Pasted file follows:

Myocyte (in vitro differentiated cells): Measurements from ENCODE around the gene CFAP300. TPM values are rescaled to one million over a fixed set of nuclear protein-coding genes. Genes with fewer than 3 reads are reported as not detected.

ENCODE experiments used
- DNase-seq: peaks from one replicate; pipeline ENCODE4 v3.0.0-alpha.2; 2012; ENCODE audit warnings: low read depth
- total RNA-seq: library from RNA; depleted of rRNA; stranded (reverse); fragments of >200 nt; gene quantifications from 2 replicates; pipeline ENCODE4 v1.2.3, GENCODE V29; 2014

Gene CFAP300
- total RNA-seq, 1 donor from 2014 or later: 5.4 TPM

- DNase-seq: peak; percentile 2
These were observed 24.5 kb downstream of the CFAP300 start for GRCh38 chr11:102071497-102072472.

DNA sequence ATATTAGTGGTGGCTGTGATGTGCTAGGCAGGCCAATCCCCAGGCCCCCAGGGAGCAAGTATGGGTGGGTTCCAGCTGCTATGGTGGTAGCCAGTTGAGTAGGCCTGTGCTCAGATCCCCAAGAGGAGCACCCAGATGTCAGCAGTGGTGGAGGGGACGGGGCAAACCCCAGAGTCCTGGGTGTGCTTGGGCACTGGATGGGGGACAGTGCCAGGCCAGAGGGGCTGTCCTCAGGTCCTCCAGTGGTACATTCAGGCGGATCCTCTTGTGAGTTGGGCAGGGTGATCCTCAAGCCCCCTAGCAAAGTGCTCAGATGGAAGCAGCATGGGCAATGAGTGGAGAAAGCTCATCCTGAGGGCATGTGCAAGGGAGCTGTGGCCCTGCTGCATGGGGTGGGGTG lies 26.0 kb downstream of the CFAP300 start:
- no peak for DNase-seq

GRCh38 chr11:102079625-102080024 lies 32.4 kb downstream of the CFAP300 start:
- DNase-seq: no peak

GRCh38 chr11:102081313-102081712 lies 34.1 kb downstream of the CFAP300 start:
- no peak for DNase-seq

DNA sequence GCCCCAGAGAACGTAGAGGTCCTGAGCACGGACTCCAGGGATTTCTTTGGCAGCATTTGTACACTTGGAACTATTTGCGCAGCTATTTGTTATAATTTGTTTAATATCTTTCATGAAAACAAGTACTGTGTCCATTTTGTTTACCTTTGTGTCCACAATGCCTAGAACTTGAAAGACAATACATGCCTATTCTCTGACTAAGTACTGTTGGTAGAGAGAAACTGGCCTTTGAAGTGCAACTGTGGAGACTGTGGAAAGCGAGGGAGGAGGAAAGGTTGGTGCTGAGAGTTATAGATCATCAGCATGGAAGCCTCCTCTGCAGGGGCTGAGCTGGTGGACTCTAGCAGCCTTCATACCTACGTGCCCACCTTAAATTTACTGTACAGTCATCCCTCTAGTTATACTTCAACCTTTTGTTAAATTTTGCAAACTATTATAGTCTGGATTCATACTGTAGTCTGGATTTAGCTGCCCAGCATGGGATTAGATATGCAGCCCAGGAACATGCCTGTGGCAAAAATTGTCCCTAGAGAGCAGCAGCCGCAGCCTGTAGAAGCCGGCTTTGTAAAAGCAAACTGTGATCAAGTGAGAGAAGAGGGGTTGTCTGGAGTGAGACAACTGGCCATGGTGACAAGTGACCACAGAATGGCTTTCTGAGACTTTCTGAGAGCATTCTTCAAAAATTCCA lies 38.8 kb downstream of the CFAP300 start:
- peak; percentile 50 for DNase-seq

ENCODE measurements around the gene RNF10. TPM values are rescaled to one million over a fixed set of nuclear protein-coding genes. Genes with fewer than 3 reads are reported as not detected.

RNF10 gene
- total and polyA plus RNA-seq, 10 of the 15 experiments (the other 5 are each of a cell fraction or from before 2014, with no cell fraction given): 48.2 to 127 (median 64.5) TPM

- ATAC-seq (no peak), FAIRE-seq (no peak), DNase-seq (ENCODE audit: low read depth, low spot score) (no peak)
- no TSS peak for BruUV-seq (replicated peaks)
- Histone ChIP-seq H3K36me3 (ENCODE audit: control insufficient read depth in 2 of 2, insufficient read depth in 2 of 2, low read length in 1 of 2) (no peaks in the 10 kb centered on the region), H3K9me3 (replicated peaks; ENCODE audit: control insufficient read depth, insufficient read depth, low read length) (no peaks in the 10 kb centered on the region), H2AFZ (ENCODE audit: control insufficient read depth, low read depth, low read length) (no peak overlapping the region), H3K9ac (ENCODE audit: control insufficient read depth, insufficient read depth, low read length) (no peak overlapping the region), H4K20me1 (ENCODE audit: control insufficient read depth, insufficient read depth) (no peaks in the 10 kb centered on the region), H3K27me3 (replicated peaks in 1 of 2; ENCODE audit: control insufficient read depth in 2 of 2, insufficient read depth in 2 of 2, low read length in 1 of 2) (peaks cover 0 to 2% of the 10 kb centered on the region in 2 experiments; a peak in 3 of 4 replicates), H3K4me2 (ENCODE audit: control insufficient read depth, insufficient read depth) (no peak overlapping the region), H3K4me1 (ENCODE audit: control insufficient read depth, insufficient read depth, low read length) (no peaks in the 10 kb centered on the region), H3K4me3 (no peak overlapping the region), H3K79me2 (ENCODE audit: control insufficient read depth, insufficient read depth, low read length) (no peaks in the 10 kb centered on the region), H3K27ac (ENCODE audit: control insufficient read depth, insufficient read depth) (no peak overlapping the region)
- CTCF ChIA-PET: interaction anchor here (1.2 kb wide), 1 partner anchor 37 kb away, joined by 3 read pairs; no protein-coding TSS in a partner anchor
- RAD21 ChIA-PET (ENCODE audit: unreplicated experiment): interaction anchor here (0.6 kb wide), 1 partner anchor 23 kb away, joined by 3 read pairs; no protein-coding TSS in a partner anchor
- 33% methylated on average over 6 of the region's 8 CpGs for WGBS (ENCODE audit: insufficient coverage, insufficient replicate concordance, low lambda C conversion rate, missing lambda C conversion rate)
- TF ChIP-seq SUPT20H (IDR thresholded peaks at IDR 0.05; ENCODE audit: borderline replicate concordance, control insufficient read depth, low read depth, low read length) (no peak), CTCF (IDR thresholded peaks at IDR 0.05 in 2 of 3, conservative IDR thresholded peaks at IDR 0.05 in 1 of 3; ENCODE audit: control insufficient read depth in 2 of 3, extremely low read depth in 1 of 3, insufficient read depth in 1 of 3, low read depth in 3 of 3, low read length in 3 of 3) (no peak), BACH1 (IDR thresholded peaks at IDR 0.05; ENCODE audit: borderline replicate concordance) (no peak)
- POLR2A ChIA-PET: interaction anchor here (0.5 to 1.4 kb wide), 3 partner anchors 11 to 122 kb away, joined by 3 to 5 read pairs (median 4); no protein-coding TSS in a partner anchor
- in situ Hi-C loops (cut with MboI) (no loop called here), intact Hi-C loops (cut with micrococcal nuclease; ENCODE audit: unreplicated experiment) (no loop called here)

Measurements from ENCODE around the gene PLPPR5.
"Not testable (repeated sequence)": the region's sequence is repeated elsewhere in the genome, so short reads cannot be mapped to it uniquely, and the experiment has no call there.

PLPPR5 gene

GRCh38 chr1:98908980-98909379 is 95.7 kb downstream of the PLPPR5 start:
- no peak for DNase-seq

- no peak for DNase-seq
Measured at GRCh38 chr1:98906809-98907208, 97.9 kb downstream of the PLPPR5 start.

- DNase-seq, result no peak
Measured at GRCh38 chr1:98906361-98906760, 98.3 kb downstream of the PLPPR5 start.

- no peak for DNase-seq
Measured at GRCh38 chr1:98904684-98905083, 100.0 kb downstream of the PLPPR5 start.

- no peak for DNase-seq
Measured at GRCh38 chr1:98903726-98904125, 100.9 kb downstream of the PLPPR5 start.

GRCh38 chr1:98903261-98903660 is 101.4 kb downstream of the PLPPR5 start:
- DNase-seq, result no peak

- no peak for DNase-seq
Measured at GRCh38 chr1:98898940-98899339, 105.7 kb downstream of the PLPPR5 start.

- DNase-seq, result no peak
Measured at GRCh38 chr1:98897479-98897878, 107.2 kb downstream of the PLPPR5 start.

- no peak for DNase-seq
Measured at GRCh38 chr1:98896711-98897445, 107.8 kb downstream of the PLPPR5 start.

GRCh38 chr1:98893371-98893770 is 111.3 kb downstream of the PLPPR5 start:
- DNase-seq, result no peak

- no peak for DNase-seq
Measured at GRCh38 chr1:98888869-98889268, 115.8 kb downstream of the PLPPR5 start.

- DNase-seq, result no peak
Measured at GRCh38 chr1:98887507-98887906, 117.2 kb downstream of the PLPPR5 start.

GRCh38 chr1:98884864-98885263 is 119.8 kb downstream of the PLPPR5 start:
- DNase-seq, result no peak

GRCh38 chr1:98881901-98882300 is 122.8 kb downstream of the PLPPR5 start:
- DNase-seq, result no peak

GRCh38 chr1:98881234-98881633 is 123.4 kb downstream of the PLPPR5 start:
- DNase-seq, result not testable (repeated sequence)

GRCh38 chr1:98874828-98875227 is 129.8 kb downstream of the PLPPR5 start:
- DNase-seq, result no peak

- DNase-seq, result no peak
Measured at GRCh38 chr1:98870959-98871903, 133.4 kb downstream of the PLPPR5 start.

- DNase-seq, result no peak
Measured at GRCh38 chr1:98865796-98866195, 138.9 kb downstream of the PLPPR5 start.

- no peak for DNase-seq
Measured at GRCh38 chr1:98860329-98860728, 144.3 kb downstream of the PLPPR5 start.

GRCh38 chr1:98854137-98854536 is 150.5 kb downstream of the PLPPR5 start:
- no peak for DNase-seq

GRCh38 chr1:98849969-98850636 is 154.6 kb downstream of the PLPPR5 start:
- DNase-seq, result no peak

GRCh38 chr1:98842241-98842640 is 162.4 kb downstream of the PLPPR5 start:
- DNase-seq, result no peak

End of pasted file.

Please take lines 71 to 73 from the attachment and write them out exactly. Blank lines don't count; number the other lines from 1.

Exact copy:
- no peak for DNase-seq

GRCh38 chr1:98849969-98850636 is 154.6 kb downstream of the PLPPR5 start:
- DNase-seq, result no peak